In the modern world, it seems that we are becoming a lot more open and educated when it comes to plant-based diets. Now, many are cutting out meat and other animal products. Vegan restaurants are popping up in every city, supermarkets are starting to stock tofu and other alternatives, and plenty of people are swapping their full fat for oat milk.
Picking a plant-based diet is chock full of benefits both in terms of personal health and helping the environment, but for those who are still on the fence and wondering whether vegetarian vs vegan is the best choice for them, we have some tips in helping you find your own foodie path…
The Difference Between Vegetarian VS Vegan
A vegetarian diet refers to those who choose to cut out eating meat. Vegans, on the other hand, eliminate all animal products from their diet. The latter usually includes; all dairy products like milk and cheese, anything made with gelatin and even honey.
Instead of opting for animal products, vegans tend to turn to leafy greens, vegetables, beans and grains and other plant-based sources of protein to pad out their diet.
While vegetarian diets do avoid eating meat or any kind of animal flesh, vegetarians do still tend to let dairy into their diet.
Which is Healthier?
Choosing to go vegetarian or vegan is really a personal choice and which one will be best for you really depends on the reasons why you are opting for a plant-based diet in the first place. If you are choosing for health reasons then as long as you carefully map out your nutrient intake and ensure you are filling in the gaps, both can work wonders for your health.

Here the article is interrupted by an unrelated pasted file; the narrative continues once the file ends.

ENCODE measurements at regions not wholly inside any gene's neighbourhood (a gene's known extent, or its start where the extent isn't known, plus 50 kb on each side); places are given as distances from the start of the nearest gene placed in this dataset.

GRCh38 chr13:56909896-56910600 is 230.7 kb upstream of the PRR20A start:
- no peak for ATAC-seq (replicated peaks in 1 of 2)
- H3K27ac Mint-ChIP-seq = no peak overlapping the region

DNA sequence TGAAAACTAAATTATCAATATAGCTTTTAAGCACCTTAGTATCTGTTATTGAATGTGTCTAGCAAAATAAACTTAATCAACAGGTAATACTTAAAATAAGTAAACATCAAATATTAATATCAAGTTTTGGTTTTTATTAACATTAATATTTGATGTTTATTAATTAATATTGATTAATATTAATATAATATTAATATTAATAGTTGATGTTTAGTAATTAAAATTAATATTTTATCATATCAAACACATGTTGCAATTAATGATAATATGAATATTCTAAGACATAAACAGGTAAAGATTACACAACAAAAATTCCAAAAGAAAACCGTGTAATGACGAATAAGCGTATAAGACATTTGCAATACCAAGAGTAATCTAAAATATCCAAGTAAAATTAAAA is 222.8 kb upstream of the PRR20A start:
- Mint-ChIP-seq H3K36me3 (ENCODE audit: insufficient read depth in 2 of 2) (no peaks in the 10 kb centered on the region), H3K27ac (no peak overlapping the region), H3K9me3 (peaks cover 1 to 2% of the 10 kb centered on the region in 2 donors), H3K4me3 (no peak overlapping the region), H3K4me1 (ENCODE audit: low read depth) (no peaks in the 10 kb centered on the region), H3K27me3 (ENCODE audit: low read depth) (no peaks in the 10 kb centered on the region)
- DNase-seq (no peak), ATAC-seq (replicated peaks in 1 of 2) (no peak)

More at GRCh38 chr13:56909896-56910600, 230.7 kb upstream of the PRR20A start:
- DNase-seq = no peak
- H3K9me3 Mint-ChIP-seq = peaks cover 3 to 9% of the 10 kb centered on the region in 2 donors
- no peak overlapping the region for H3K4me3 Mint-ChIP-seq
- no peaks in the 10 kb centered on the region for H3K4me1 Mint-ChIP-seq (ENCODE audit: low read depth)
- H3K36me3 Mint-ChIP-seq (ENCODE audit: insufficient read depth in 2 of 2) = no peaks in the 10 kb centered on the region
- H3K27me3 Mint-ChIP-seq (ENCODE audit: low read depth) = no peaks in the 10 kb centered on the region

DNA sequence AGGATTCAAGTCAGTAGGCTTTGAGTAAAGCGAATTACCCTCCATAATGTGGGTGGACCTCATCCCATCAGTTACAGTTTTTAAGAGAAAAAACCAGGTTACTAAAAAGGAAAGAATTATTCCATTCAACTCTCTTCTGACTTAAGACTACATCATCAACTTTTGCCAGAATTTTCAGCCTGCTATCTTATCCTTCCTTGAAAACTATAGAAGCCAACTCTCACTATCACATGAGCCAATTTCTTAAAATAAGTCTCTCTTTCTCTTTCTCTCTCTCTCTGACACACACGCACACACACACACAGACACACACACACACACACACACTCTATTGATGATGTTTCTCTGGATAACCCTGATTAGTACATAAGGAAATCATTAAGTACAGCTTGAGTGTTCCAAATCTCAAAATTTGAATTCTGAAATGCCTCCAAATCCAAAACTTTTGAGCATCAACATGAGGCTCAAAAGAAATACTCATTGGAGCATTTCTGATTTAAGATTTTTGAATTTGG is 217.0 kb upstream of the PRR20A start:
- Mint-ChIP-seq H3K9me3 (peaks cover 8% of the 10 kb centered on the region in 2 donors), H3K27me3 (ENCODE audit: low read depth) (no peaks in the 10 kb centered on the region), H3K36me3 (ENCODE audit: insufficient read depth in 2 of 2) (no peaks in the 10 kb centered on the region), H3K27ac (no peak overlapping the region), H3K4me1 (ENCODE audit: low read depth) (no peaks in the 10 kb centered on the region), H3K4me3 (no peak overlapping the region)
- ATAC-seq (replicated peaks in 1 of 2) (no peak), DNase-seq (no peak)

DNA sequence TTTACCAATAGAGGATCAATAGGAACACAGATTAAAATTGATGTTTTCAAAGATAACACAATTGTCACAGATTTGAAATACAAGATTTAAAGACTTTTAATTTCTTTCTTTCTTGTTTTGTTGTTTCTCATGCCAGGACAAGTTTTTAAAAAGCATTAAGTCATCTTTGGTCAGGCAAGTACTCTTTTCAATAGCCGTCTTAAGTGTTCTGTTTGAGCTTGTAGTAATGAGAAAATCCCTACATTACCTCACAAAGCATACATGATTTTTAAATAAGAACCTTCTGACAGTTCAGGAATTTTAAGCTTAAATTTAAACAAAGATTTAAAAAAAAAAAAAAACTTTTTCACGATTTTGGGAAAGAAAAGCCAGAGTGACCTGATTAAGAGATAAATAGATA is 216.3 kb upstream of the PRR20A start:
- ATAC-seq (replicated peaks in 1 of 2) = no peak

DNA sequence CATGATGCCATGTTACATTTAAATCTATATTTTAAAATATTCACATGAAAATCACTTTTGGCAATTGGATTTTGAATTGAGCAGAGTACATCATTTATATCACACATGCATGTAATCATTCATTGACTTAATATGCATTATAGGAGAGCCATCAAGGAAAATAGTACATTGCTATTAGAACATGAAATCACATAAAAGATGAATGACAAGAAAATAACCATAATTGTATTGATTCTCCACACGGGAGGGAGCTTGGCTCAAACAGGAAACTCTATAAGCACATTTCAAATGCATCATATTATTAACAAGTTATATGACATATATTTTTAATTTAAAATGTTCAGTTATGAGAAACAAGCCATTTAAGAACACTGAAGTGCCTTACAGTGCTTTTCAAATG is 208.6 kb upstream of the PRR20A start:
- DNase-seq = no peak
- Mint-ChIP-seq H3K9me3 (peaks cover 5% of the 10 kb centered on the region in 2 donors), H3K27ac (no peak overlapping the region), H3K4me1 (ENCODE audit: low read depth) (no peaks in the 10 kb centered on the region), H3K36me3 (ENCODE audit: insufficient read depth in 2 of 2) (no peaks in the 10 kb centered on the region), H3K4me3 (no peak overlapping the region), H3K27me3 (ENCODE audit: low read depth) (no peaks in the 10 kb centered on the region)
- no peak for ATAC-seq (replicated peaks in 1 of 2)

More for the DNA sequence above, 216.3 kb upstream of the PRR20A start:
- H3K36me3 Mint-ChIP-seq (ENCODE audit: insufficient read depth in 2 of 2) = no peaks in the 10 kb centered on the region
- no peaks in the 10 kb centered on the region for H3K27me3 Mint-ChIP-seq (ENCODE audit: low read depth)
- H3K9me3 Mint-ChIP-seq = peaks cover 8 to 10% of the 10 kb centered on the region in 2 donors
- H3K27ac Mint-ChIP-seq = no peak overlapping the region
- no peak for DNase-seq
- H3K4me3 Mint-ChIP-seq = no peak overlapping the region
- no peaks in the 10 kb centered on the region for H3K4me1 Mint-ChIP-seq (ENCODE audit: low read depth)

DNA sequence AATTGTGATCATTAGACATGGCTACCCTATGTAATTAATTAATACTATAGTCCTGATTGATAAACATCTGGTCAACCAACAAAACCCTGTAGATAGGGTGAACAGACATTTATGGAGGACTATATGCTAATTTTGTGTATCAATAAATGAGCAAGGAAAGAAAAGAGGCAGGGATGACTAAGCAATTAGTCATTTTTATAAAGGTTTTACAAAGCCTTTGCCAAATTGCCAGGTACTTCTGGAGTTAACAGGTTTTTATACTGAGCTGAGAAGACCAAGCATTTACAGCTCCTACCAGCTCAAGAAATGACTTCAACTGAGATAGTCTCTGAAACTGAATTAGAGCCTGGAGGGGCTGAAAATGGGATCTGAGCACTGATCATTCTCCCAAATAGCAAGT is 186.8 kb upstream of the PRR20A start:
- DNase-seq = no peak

You may have questions like; is tofu healthy, is cheese healthy and are eggs healthy? Everything in moderation as part of a well-balanced diet can be healthy. Eggs are a good source of protein; cheese has good fat – but too much cheese and it can tip the scales into unhealthy territory. Overall, it seems that vegans have a low BMI than vegetarians so the vegan diet can be the most effective when it comes to weight control and reducing the risk of type 2 diabetes, heart disease, and certain types of cancer.
The most important nutrients both vegans and vegetarians need to consider as part of their diet is iron, calcium, omega-3, B12 and Vitamin D.
Which is Better for the Planet?
People often turn to vegan diets for more reasons than dietary needs; there can also be an ethical slant involved. A vegan lifestyle can be anchored in animal rights and vegans may also opt to avoid products tested on animal, along with clothing linked to animals too – suede, leather, etc.
Veganism does help with climate change as it can help reduce our greenhouse emissions, cut the land that is used for livestock, help to reduce fertilizers running into freshwater supplies, and can also improve aspects of water scarcity.
How to Manage
Of course, going vegan can be a challenge for many people, so even if you think an animal-free diet is unobtainable for you – there are still ways in which you can consume but dramatically cut down or take these tips into consideration;
Start small – look where you can make a change, perhaps swap out your cow milk for a non-dairy substitute.
Go local – one of the best changes you can make to your diet if you struggle to cut out meat and dairy is to buy local. At least by buying local, you aren’t contributing to food transport costs.
Up your cooking – its easier to stick to a vegan or vegetarian diet when you are inspired to cook delicious and beautifully balanced dishes.
Which diet speaks more to your sensibilities – vegan or vegetarian? Share your best tips in the comments.